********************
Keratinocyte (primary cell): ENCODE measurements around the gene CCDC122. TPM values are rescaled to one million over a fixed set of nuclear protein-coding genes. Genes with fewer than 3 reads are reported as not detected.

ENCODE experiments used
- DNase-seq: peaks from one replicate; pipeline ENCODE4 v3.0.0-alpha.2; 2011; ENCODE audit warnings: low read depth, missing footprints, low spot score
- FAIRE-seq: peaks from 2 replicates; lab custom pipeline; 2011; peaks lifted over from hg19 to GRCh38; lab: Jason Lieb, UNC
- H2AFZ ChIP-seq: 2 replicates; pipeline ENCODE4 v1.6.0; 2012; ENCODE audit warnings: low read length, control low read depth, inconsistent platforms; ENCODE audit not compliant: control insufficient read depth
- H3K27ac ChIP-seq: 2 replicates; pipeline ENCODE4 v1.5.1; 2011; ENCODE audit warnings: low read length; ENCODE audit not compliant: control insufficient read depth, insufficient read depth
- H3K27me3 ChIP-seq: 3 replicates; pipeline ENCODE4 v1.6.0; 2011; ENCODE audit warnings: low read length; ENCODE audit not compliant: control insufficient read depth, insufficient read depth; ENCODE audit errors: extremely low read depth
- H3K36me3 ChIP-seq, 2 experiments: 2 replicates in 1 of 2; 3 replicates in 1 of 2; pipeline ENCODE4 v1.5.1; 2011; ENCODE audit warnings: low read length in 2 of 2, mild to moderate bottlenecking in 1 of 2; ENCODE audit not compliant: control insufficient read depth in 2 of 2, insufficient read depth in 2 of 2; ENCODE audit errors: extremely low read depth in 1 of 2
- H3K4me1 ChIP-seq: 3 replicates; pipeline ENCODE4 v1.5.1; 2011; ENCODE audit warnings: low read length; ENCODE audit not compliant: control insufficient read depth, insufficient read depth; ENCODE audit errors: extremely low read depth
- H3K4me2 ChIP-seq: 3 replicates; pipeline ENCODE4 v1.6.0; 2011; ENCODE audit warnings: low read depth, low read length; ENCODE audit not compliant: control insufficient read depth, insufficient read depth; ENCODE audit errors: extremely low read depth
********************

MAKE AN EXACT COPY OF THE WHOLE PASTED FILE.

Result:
Keratinocyte (primary cell): ENCODE measurements around the gene CCDC122. TPM values are rescaled to one million over a fixed set of nuclear protein-coding genes. Genes with fewer than 3 reads are reported as not detected.

ENCODE experiments used
- DNase-seq: peaks from one replicate; pipeline ENCODE4 v3.0.0-alpha.2; 2011; ENCODE audit warnings: low read depth, missing footprints, low spot score
- FAIRE-seq: peaks from 2 replicates; lab custom pipeline; 2011; peaks lifted over from hg19 to GRCh38; lab: Jason Lieb, UNC
- H2AFZ ChIP-seq: 2 replicates; pipeline ENCODE4 v1.6.0; 2012; ENCODE audit warnings: low read length, control low read depth, inconsistent platforms; ENCODE audit not compliant: control insufficient read depth
- H3K27ac ChIP-seq: 2 replicates; pipeline ENCODE4 v1.5.1; 2011; ENCODE audit warnings: low read length; ENCODE audit not compliant: control insufficient read depth, insufficient read depth
- H3K27me3 ChIP-seq: 3 replicates; pipeline ENCODE4 v1.6.0; 2011; ENCODE audit warnings: low read length; ENCODE audit not compliant: control insufficient read depth, insufficient read depth; ENCODE audit errors: extremely low read depth
- H3K36me3 ChIP-seq, 2 experiments: 2 replicates in 1 of 2; 3 replicates in 1 of 2; pipeline ENCODE4 v1.5.1; 2011; ENCODE audit warnings: low read length in 2 of 2, mild to moderate bottlenecking in 1 of 2; ENCODE audit not compliant: control insufficient read depth in 2 of 2, insufficient read depth in 2 of 2; ENCODE audit errors: extremely low read depth in 1 of 2
- H3K4me1 ChIP-seq: 3 replicates; pipeline ENCODE4 v1.5.1; 2011; ENCODE audit warnings: low read length; ENCODE audit not compliant: control insufficient read depth, insufficient read depth; ENCODE audit errors: extremely low read depth
- H3K4me2 ChIP-seq: 3 replicates; pipeline ENCODE4 v1.6.0; 2011; ENCODE audit warnings: low read depth, low read length; ENCODE audit not compliant: control insufficient read depth, insufficient read depth; ENCODE audit errors: extremely low read depth